Jo Roe lists this week‘s dance hits. Below previews of some of the best.


I MACBETH Vivid. \ uncompromising dance-theatre from the inspired Austrian choreographer, Johann Kresnilt.

King’s Theatre (Festival) 225 5756. 15-17 Aug 7.30pm; 17 Aug 2.30pm. £4-E12.50.

I SUENOS FLAMENCOS Christina Hoyos one oi Spain's greatest tiamenco dancers perionns a British premier oi her company’s ‘A Dream oi Carmen’.

Usher Hall (Festival) 225 5756.17-19 Aug 0pm; 19 Aug 2.30pm. 23.50411.

I ENDANGERED SPECIES innovative dance~theatre which draws on the music hall tradition and involves the talents oi the bald headed man oiten used as a instrument by Benny Hill. Theatre Workshop (Fringe Venue 20) 226 5425.14 Aug-2 Sept 8pm. £5 (£3.50).

I THE WHALE Individually renowned mime artists David Glass and Peta Lily perform together iorthe iirst time in a bold production oi Herman Melville's great novel. Assemth Rooms (Fringe Venue 3) 226 2420.11 Aug-2 Sept (not Mon 26) 1.45pm. £5 (£4).

Kosh kicks chques

The Kosh defy simple categorisation and suffer the consequences. Mark Fisher lends a friendly northern ear to director

Michael Merwitzer.

’At the Montpelier Dance Festival there was a review of dance in Britain,’ says Michael Merwitzer, ‘and there was no mention of The Kosh. They’d invited Mark Fisher (Shadow Minister for the Arts, not yours truly) to address the conference. He said it was about time dancers presented themselves in an exciting way and the most exciting dance he’d seen for years was The Kosh. It‘s ironic that it takes a politician to mention a company that certain members of the dance world don‘t seem to be able to accept.’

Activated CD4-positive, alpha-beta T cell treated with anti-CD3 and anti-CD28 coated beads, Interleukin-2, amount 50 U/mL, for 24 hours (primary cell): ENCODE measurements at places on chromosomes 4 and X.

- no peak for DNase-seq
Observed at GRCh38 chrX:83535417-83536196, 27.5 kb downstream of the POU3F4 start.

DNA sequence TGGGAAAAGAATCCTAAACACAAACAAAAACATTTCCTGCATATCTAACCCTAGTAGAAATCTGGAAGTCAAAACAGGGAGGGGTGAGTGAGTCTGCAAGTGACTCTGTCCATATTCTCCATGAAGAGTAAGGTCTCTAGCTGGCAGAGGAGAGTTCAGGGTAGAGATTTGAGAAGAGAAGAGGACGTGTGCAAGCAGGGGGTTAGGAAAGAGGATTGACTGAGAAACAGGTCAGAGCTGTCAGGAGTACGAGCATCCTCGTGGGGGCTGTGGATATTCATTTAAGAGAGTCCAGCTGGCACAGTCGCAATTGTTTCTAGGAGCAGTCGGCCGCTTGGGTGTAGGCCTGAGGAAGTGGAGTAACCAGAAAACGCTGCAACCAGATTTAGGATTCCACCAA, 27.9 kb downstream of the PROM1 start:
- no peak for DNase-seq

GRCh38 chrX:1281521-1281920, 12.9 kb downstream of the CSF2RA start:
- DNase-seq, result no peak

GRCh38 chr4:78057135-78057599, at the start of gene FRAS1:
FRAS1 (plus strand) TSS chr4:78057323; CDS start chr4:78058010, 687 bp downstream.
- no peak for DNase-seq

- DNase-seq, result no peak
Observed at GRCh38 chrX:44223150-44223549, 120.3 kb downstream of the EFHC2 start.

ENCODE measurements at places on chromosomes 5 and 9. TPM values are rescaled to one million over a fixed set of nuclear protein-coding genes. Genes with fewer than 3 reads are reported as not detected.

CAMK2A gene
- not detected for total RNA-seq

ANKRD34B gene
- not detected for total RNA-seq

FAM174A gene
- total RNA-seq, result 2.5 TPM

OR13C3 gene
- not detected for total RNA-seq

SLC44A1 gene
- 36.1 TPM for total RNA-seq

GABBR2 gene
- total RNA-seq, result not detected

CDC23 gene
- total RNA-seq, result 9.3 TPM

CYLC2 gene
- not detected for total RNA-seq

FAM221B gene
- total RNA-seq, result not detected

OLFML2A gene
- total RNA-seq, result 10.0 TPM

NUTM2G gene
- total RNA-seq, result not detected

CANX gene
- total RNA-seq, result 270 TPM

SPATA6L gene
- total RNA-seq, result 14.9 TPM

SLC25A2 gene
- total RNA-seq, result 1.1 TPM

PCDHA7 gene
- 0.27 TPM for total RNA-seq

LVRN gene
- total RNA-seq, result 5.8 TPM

I had deliberately provoked Merwitzer, the company’s director, into a discussion of his pet gripe. Riding high at the forefront of innovative dance theatre, attracting large audiences and in the middle of a productive year of national and

irnatinal tours, he kosh is doing alright for

itself. But Merwitzer‘s worry is that its success is despite and not because of the attitude of the London-based dance world.

‘We come to Edinburgh and sell out, we tour all over the country and sell out,’ he says, ‘so the audiences are obviously attracted to our work. The problem is that there isn’t a corresponding quality ofwriting about the work. It‘s always been a problem. There are very few critics who can handle art forms that tend to merge. In dance

this is disastrous.”

Merwitzer reckons there is a clear north-south

divide in the quality ofcritical reponse (the north coming out on top of course) , but it is not just the journalists who are imposing an artistic strangle-hold. ‘Nice, white, middle-class individuals who are London-based are making decisions about the future of dance,’ he says, ‘and they confine themselves to a very narrow perspective about what dance is and how it should develop. It‘s the same people who sit on dance panels, who make awards on behalfof industry and who are involved as critics on magazines. Those few people happen to have an elitist, purist view ofwhat dance is. Unfortunately, it‘s bringing dance to its knees.

‘Dance is the most expressive art form in being able to describe the truth about human relationships’ he continues. ‘Language is in itself a very powerful means ofdescribing human relationships. When you put the two of them together, you choreograph to language in the same way as you choreograph to music. You look at language for its emotional feeling as well as its literal meaning. A synthesis of artforms is not new. Thousands of years ago, dance was combined with poetry and music. The opportunities now shouldn’t be ignored, but some people seem to think it‘s not pure enough.’ I Endangered Species The Kosh (Fringe), Theatre Workshop (Venue 20) 226 5425. 14 Aug-2 Sept, 8pm. £5 (£3.50).